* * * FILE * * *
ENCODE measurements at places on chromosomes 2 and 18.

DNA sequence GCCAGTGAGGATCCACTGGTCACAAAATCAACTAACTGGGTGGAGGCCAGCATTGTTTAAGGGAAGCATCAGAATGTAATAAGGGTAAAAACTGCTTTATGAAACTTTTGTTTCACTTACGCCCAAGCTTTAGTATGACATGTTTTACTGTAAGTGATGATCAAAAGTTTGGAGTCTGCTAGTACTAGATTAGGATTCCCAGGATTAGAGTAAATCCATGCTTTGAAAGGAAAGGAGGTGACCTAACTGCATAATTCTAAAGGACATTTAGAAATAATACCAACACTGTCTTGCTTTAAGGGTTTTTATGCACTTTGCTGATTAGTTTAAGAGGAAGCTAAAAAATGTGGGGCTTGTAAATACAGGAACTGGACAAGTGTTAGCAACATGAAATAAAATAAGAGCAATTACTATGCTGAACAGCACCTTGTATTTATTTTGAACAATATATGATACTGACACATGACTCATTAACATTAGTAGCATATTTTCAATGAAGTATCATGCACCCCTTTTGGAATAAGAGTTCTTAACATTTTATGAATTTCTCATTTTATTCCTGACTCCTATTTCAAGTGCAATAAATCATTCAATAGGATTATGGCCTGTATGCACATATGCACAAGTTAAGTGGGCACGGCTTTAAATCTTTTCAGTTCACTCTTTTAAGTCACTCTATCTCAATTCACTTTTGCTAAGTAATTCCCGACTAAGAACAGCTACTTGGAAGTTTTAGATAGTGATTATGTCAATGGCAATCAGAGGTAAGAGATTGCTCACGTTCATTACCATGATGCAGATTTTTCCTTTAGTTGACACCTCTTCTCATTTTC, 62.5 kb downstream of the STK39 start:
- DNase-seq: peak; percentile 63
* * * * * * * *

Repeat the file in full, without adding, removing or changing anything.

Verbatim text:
ENCODE measurements at places on chromosomes 2 and 18.

DNA sequence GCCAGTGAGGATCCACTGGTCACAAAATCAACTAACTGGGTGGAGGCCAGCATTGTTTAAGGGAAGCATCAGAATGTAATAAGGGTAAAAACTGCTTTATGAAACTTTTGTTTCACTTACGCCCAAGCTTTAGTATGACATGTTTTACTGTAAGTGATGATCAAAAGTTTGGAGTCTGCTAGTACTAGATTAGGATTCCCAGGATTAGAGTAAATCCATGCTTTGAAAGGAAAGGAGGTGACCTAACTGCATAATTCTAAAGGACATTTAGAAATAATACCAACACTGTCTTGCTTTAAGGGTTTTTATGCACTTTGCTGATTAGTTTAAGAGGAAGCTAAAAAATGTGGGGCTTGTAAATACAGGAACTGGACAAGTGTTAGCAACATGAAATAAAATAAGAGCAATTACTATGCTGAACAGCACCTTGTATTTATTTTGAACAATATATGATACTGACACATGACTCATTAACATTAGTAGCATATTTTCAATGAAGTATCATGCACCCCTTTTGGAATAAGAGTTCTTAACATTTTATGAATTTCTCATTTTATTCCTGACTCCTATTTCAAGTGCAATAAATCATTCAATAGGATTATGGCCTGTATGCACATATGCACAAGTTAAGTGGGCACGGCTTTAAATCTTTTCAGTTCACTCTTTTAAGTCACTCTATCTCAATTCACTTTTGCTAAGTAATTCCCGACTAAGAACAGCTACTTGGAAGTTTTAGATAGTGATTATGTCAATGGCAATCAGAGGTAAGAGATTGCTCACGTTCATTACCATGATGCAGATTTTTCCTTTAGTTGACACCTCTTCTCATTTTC, 62.5 kb downstream of the STK39 start:
- DNase-seq: peak; percentile 63